Doc# 661                                           September, 1992
     Here are a few things that you can do to get in, get out, and quit
     hanging about to save you big money on your long distance charges 
     when dialing into the Microrim Bulletin Board Service:
     Scan all the message conferences and download the messages
     Some people dial in and mosey through all the conferences one at a
     time and read the messages online (i.e., while still on a long 
     distance call).  You can, however, dial in, scan all the conferences 
     and immediately download the messages in a file, then read them 
     offline.  This can save you many minutes, even hours, in long 
     distance charges.  
     To do this, at the MAIN conference prompt, type R A S D, which 
     means "Read messages from All conferences Since the last time I've 
     logged in, then Download them to my PC."
     In addition you can add the "Y" parameter (R A S Y D) to only 
     collect messages from or to you.  You can also include a "Z" and 
     it will compress the capture file before you download it, for even 
     more savings!
     You can even have the board software log off for you when the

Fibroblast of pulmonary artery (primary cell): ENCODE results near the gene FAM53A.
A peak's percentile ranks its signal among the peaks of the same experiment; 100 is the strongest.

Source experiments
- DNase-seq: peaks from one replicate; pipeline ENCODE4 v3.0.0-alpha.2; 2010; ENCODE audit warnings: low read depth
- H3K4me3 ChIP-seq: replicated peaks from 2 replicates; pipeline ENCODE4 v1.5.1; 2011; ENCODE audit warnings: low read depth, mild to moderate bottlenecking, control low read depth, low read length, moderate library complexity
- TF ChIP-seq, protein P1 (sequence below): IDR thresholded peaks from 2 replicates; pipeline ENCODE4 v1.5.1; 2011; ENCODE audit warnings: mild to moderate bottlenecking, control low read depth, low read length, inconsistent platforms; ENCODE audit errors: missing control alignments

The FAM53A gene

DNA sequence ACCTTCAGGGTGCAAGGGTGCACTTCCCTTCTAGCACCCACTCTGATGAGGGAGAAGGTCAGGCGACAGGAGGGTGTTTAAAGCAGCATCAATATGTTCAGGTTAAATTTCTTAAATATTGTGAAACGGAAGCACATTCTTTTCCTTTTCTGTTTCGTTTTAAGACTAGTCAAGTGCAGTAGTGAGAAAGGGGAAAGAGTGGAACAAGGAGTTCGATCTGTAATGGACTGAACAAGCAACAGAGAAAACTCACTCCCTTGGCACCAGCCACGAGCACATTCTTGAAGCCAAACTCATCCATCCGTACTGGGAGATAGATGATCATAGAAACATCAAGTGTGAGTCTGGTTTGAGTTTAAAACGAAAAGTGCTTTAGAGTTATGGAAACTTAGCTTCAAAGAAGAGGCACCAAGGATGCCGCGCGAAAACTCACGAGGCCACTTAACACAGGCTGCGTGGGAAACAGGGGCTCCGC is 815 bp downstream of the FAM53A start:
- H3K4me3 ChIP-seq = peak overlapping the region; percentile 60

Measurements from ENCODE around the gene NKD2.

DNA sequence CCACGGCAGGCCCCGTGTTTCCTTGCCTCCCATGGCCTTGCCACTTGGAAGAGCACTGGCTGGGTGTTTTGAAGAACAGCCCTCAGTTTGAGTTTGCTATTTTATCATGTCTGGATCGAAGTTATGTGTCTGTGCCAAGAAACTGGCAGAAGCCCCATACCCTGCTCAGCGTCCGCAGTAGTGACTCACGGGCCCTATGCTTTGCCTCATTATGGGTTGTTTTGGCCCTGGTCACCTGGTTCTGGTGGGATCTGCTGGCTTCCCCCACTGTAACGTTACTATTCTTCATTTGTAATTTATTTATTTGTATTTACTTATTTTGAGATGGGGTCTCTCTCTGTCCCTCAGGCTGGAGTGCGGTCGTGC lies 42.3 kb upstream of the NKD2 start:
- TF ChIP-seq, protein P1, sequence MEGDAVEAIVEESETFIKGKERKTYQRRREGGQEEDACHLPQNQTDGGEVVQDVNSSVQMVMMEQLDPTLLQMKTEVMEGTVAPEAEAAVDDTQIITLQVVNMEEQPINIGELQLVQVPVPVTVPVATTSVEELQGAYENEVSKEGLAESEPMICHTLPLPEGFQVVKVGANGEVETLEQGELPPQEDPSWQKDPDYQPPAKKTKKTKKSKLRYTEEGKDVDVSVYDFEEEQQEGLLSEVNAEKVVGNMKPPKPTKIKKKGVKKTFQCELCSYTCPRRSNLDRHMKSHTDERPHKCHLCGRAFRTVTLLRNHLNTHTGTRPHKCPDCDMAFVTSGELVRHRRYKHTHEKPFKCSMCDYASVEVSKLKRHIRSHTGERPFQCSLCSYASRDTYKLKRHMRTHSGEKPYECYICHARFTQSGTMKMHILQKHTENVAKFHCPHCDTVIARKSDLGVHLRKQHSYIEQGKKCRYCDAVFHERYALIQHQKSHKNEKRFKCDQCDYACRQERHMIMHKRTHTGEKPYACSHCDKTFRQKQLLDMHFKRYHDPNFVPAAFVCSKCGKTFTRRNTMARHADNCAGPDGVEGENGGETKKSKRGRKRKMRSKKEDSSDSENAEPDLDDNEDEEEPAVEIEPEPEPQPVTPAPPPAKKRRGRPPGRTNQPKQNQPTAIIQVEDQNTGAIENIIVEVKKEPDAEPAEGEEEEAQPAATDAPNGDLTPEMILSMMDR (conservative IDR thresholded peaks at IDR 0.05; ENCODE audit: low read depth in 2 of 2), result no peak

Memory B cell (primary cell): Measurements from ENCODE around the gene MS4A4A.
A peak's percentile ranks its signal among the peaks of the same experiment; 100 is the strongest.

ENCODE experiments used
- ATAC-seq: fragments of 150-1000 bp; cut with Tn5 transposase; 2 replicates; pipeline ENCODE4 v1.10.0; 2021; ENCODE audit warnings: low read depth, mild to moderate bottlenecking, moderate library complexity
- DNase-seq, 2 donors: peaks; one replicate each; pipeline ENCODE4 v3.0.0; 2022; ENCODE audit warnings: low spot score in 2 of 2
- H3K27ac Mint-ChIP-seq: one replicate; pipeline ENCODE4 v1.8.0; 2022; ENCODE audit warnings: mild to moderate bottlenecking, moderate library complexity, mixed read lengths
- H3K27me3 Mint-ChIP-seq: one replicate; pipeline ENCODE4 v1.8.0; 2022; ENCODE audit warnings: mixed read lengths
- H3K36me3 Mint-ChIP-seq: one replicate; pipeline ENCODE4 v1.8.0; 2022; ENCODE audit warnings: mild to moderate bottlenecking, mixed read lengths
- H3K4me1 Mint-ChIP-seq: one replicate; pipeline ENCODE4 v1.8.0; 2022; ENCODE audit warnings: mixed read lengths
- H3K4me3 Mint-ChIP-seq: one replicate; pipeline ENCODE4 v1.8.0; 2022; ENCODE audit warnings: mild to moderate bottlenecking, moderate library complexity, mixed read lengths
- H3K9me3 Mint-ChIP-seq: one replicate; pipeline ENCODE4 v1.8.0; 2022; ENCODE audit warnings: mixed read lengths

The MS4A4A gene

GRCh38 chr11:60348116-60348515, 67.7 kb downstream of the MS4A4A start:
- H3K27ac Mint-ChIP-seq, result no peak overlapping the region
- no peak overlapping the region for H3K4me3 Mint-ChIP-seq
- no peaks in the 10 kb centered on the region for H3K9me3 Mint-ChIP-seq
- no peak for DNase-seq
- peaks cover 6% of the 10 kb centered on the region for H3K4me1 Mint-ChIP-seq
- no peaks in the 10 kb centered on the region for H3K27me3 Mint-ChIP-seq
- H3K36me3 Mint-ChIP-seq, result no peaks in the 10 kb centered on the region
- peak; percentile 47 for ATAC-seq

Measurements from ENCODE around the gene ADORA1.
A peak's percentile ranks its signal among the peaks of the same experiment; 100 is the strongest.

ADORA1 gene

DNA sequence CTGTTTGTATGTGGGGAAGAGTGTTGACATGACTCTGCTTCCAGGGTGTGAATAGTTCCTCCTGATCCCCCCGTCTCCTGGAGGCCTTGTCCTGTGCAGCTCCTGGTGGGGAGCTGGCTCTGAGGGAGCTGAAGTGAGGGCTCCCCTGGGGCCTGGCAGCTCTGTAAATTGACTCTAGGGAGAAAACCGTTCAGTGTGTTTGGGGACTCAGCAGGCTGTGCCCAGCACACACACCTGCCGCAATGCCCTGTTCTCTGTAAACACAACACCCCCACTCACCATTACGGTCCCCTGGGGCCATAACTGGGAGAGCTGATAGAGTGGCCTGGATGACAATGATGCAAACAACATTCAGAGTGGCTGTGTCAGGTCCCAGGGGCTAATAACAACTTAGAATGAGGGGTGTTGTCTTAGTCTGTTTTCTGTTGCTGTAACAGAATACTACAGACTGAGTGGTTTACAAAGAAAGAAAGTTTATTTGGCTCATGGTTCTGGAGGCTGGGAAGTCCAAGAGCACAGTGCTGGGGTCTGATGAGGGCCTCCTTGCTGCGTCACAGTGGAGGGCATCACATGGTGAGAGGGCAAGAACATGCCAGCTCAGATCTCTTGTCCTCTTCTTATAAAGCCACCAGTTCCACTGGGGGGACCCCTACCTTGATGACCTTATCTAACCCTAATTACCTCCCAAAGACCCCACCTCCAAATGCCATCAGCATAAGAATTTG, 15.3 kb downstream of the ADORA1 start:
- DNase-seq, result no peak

download is done so that you can fire it up and (once you're sure 
     it's going) leave, allowing it to run automatically. 
     Create new messages offline then upload them when you dial in
     Many users type 10 times slower than they read.  Is there any 
     reason why you should do that while on long distance?  You can 
     compose your messages offline in singular text files, then upload 
     them when you dial in.
     If you have been reading messages offline (following the above 
     guidelines), you can reply to messages in the same way.  It is 
     helpful if you name the text file response the same as the message 
     number to which you're responding to keep them straight.
     Here's how to do it:
     Let's say that you're reading a message batch that you just down-
     loaded.  You come across a message to which you'd like to respond
     (let's say message #522). Some editors and word processors support 
     the ability to have two files in memory at the same time, so create 
     a new file called 522.TXT.  If you really want to get fancy, copy 
     the text from the original message over to your response so that the 
     respondee sees the original question (or statement) and then your 
     reply.  This helps make your messages more complete and under-
     standable.  For example, if you sent a reply to a message that was 
     authored a couple weeks ago and all you said was...
     ...the recipient would have to go look at the original message